The consultation will have representatives from the government sectors, essential to understand the communities’ views of HTC and their experiences with service providers, and perform a critical analysis of the current HIV testing models in the region.

Figure1. Percentage of key populations (KP) who received an HIV test in the last 12 months and know their results (selected countries)
KAP

“We know people reach HIV treatment, care, and the full range of prevention options through the gateway of HIV Testing and Counseling (HTC). Our colleagues in China, at GZTZ, highlighted to us how innovation, through the use of the Internet, could prove effect in scaling up HIV testing services amongst MSM. We hope this meeting with facilitate more sharing and learning on this important topic,” Poonkasetwattana said.

APCOM hopes to draw attention to more examples, similar to that in China, through the launch of their new Highlight series focusing on evidence-based examples of good practices in the region.

You must be logged in to post a comment Login

HELP US BY HELPING YOU HIT THE RIGHT SPOT

April 2007 marked the launching of Outrage Magazine, the only Webzine made for, and by members of the lesbian, gay, bisexual and transgender (LGBT) community in the Philippines.

The LGBTzine remains loyal to the reasons of its existence (i.e. to be a relevant source of info on everything LGBT-related in the Philippines), and we are proud to say that year-on-year since we were established, Outrage Magazine’s scope has broadened, too (aside from the coverage we provide, we actually have programs effecting changes to better the plight of LGBT Filipinos).

No surprise that our reach continues to grow, too, with our Website alone now getting well over 580,000 per month on average (with 10,000 of them unique hits), while our Facebook page (not counting our other online presence) getting over hundreds of thousands of unique visits per week.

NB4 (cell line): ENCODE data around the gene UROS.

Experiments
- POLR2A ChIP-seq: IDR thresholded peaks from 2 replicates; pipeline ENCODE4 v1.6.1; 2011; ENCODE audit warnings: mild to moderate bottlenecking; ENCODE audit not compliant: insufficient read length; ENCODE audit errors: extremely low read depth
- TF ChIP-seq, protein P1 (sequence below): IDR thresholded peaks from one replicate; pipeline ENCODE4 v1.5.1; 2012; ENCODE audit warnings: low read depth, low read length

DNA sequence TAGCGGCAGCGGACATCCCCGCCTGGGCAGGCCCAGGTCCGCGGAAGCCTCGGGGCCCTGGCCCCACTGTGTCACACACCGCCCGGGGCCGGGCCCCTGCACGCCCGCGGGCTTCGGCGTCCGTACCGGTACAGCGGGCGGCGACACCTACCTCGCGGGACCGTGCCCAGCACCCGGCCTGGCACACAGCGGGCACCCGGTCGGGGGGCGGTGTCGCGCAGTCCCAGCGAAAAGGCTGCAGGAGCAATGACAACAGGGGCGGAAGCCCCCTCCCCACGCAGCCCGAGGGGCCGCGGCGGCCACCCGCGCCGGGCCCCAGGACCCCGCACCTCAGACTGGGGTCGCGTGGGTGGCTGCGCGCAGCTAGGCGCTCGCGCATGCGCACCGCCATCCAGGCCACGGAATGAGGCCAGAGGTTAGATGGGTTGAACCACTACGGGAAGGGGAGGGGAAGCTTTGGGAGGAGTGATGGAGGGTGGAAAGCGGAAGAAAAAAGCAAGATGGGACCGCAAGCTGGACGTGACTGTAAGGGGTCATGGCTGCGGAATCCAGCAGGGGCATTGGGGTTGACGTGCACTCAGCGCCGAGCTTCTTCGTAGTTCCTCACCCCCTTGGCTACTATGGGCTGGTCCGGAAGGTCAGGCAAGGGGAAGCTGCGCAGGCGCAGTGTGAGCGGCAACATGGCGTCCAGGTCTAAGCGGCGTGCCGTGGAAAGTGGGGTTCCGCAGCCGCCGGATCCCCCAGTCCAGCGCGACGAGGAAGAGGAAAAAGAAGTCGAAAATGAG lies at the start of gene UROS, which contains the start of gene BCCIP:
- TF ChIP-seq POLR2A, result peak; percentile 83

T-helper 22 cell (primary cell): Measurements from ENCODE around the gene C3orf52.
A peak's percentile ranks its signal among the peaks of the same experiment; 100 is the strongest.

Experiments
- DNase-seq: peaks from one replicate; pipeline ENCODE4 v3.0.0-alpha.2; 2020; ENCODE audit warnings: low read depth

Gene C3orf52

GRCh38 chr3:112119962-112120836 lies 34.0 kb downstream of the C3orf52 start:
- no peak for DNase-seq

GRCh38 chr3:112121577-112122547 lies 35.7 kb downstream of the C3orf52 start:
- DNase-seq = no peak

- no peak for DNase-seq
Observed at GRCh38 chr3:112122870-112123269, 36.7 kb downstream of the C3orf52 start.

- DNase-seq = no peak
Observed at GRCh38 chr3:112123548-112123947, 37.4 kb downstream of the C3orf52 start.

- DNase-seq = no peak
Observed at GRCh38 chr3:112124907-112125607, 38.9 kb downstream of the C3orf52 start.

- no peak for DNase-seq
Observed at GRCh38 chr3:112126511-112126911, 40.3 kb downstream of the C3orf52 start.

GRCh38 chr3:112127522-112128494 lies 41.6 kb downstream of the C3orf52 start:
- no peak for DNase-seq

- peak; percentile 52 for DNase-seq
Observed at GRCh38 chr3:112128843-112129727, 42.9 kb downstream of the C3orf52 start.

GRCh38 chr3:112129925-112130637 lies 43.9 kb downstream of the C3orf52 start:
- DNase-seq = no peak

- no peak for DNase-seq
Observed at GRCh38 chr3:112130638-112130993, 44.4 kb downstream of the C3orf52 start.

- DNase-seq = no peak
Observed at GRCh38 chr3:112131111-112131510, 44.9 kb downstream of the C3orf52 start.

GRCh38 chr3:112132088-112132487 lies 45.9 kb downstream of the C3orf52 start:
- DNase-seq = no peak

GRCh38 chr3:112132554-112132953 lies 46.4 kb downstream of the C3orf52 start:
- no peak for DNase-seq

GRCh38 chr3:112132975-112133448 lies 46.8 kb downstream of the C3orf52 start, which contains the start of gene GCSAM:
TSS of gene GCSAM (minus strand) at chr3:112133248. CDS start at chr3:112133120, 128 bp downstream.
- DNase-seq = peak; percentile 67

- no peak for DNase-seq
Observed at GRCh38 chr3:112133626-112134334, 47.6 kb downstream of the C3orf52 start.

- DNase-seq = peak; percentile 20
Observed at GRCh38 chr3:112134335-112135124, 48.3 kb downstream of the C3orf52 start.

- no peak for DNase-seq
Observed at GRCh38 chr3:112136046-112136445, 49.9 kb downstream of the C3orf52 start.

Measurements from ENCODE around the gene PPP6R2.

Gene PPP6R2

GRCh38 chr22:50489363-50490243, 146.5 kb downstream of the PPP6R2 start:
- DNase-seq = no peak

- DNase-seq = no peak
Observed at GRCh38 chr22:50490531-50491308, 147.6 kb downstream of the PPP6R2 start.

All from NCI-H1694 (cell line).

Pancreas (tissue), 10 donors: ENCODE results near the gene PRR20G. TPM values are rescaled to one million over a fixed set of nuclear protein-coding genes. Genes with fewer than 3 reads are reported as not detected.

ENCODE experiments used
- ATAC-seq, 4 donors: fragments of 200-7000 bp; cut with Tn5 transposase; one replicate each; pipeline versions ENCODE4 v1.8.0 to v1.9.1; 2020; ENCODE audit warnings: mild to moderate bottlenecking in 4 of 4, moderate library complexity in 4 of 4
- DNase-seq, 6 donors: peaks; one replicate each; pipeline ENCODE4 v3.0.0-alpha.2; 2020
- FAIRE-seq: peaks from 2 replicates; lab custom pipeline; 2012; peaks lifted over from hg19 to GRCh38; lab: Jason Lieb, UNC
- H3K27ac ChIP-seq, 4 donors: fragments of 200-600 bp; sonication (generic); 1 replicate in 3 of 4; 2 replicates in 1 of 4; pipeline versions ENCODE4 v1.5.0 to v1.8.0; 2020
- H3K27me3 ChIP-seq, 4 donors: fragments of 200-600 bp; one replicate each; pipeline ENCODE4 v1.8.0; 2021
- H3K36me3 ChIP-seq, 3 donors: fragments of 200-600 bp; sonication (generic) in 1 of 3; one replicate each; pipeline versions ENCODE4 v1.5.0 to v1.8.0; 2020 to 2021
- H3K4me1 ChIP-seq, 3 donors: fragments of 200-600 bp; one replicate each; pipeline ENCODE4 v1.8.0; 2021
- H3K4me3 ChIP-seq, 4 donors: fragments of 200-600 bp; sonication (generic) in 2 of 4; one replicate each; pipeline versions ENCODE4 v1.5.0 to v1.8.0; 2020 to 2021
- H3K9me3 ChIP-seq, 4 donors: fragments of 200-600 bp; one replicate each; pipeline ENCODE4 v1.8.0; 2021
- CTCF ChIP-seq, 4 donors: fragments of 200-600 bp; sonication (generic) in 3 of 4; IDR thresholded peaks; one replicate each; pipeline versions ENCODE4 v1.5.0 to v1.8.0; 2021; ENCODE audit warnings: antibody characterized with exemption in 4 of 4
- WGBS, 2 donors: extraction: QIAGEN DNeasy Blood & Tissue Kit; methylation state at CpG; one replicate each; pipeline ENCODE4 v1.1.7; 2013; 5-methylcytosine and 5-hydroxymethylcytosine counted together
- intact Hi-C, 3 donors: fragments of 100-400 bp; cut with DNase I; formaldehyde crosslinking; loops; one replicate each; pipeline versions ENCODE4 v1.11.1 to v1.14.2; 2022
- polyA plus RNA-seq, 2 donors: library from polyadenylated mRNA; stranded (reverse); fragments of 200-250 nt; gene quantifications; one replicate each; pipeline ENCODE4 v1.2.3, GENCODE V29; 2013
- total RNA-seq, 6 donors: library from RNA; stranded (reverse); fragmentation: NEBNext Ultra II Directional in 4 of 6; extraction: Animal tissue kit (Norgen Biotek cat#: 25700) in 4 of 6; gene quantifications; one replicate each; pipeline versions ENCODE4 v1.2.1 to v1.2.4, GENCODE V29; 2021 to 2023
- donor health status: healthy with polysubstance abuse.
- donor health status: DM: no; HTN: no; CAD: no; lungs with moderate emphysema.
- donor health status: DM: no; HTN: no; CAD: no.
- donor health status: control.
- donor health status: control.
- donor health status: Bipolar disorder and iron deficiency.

Yes, there is a need for information; and yes, we’re more than willing to provide.

And just in time, too, as pink lifestyle long invading mainstream living – think Queer Eye for the Straight Guy, or IKEA, or gay speak, or disco, or brunch, or... you get the point.

This makes the LGBT market, and those it affects, a goldmine for advertisers.

Consider these:
• 81% of LGBTs are more likely to use the Internet to obtain information about goods and services (Witeck-Combs)
• 72% to 94% of LGBTs prefer to buy brands that market directly to them (Harris/Witeck-Combs &Greenfield Online)
• 89% of LGBTs are brand-affiliated, this means that it is “most likely or highly likely to actively seek out brands that had advertised in gay media” (Simmons)
• LGBTs spend an average of 30 minutes per day, 12 times per month online (Nielsen NetRatings)
• LGBTs are twice as likely to be in management positions, twice as likely to have purchased online using a credit card, 79% are willing to pay a premium of quality products and services, 94% of gays and lesbians go out of their way to purchase products and services marketed directly to them in gay media, and 79% of LGBTs are highly likely to indulge themselves (@Plan, Simmons, Greenfield Online & Witeck-Combs)

It is time to target this market, we say.

So use us.

Abuse us, even.

This is the only time we will gladly let you.

advertise@outragemag.com